One of the most celebrated poets of the classical world, Pindar wrote odes for athletes that provide a unique perspective on the social and political life of ancient Greece. Commissioned in honor of successful contestants at the Olympic games and other Panhellenic contests, these odes were performed in the victors’ hometowns and conferred enduring recognition on their achievements.
Andrew M. Miller’s superb new translation captures the beauty of Pindar’s forty-five surviving victory odes, preserving the rhythm, elegance, and imagery for which they have been admired since antiquity while adhering closely to the meaning of the original Greek. This edition provides a comprehensive introduction and interpretive notes to guide readers through the intricacies of the poems and the worldview that they embody.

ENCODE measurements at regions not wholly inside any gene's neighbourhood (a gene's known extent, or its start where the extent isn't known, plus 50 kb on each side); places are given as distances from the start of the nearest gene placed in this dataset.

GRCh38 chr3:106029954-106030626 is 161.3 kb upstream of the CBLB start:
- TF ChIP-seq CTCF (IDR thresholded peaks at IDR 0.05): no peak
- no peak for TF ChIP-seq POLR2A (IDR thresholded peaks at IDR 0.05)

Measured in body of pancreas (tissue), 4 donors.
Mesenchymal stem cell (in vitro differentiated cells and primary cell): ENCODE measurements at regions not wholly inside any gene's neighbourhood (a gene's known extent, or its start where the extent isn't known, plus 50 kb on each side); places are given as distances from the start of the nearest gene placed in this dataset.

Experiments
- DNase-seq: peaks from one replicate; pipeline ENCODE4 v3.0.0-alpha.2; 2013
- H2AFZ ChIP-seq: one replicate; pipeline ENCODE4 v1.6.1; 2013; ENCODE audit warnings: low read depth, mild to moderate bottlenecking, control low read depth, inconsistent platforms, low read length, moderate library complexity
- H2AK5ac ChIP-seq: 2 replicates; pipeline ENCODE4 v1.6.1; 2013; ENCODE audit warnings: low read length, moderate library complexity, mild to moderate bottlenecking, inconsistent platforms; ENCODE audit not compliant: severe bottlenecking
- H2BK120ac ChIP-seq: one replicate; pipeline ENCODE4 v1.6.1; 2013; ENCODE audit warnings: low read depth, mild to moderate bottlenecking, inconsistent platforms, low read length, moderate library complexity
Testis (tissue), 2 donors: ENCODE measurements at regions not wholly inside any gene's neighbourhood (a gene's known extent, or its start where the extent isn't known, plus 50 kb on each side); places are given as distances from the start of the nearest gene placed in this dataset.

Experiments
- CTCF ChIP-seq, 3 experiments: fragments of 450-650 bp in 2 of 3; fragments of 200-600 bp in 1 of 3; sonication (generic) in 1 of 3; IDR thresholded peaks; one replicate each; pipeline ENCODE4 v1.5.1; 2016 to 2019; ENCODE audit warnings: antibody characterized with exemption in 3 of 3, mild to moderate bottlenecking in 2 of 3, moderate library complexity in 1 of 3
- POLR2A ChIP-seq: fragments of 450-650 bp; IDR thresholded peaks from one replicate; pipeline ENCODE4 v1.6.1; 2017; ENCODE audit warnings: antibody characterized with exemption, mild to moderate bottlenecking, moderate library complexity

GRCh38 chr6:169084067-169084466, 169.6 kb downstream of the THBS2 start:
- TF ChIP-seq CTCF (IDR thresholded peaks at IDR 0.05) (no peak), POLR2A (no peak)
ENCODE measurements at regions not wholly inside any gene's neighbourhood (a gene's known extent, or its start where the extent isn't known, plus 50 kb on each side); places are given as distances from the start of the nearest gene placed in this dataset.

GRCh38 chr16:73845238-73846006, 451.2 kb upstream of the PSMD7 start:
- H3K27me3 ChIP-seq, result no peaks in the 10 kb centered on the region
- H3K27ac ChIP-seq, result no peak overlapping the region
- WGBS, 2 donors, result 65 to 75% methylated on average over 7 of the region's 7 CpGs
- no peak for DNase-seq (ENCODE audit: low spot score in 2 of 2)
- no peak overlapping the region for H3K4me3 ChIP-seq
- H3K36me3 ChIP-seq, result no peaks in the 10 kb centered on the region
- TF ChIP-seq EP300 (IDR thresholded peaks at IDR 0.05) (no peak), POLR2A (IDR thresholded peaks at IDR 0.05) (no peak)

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The Olympian Odes
The Pythian Odes
The Nemean Odes
The Isthmian Odes
Appendix on Conventions and Motifs
achievement Achilles Acragas Adrastus Aeacids Aeacus Aegina Aeginetan Aetna Ajax Alcmene Alpheus Amphiaraus Apollo Arcesilas Argos Aristomenes Artemis Athena battle Boeotia brother Cadmus Camarina Castor celebrated chariot race Chiron Chromius city’s clan contests Corinth Cronus crown Cyrene daughter death deeds Delphi divine Dorian earth encomiastic epinician eponymous nymph Euphemus fame father glory glossary god’s goddess gods golden Graces Greek hand Hera Heracles heroes Hieron Hieron of Syracuse honor horses intro introductory note Iolaus Iolcus island Isthmian Isthmus Jason king lyre men’s mortal mother motif Muses myth mythical narrative Nemea Nemean ode’s Olympia Olympic games one’s oracle pancratium Panhellenic Peleus Pelias Peloponnesus Pelops Phylacidas Pindar poet poetic Polydeuces Poseidon praise prize Pytheas Pythian games Pytho river Sicily song sons Sparta speaker speech stade-race Syracuse Telamon Theban Thebes theme Theron Thessaly Thetis triad triumph Troy Tyndarids wrestling Xenocrates Zeus Zeus’s